February 1, 2021

Alexander Hertel-Fernandez (1).jpg

Alex Hertel Fernandez
Alex Hertel-Fernandez will serve as Chief Evaluation Officer at the Department of Labor.
SIPA congratulates political scientist
Alexander Hertel-Fernandez, who was sworn in as the Chief Evaluation Officer at the Department of Labor on January 20. The Biden-Harris administration appointed Hertel-Fernandez to the role, which involves overseeing a research and evaluation team in the Office of the Assistant Secretary for Policy.

Hertel-Fernandez will be taking public service leave from SIPA, where he is an associate professor and has taught since 2016. His research focuses extensively on U.S. political economy, especially labor and workplace action. In June, Hertel-Fernandez co-authored a study about the impact of the COVID-19 pandemic on essential workers.

“While I'm sorry to leave SIPA, my students, and my colleagues, I'm thrilled and honored by the opportunity to serve in government under this administration—particularly at a time when our country faces so many daunting challenges,” Hertel-Fernandez told SIPA News. “I am eager to apply my background in research and teaching on labor policy, the workplace, and the policymaking process to this position, and to bring what I learn back to my work when I return to SIPA.”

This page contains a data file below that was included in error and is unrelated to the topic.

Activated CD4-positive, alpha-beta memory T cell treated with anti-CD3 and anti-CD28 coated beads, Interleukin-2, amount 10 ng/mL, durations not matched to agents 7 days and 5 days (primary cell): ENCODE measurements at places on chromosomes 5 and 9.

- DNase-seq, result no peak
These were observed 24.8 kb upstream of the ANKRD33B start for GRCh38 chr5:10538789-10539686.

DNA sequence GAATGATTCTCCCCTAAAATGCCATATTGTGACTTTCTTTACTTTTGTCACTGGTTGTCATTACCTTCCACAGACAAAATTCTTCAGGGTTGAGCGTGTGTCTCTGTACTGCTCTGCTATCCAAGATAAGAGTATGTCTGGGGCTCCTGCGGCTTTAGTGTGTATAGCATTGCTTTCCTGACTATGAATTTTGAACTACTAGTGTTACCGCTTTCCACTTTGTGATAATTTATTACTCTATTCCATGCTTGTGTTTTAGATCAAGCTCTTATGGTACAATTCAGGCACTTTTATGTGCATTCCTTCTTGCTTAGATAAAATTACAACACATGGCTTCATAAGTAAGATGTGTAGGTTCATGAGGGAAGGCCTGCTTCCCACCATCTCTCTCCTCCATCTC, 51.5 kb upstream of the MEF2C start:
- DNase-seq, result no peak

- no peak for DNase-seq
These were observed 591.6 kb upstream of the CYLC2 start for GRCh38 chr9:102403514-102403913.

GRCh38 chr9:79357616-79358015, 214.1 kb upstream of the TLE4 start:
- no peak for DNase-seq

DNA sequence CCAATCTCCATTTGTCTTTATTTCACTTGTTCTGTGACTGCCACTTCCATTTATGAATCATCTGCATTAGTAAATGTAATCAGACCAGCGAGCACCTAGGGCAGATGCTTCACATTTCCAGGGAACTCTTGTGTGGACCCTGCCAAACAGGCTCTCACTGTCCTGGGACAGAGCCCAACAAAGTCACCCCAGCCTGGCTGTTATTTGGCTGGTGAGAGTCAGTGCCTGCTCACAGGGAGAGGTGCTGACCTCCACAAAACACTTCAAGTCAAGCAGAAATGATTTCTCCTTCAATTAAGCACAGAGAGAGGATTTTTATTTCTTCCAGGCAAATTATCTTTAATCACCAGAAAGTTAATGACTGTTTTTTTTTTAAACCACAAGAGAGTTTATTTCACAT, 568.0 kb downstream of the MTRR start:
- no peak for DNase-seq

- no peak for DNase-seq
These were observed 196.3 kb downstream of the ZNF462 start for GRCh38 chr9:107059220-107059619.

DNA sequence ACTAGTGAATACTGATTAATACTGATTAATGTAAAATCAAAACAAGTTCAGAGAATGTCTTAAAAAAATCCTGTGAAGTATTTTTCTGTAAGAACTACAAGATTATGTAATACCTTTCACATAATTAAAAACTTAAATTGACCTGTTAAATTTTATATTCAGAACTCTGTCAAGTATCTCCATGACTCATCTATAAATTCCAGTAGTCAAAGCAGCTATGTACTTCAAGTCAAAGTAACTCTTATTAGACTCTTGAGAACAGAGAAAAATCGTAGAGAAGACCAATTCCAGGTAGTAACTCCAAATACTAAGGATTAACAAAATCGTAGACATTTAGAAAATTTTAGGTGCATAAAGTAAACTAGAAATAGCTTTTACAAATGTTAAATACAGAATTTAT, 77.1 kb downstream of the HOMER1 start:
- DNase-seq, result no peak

Hertel-Fernandez also studies the impact of wealth and organized interests on public policy. His most recent book, State Capture (2019), examines how conservative political mobilization across states over several decades transformed state policy and politics.

Hertel-Fernandez looks forward to working on labor policy in the nation’s capital for many reasons. “My husband and I adopted a puppy during the pandemic and we named her Frannie after a personal hero of mine: the pioneering Secretary of Labor Frances Perkins, who served under FDR,” he said. Perkins first worked on labor issues in New York before moving to Washington. “I'm excited for our family—Frannie included—to be following in her footsteps!”

Hertel-Fernandez serves as a fellow with the Roosevelt Institute as well as Data for Progress. He received his BA in political science from Northwestern University and his PhD in government and social policy from Harvard University.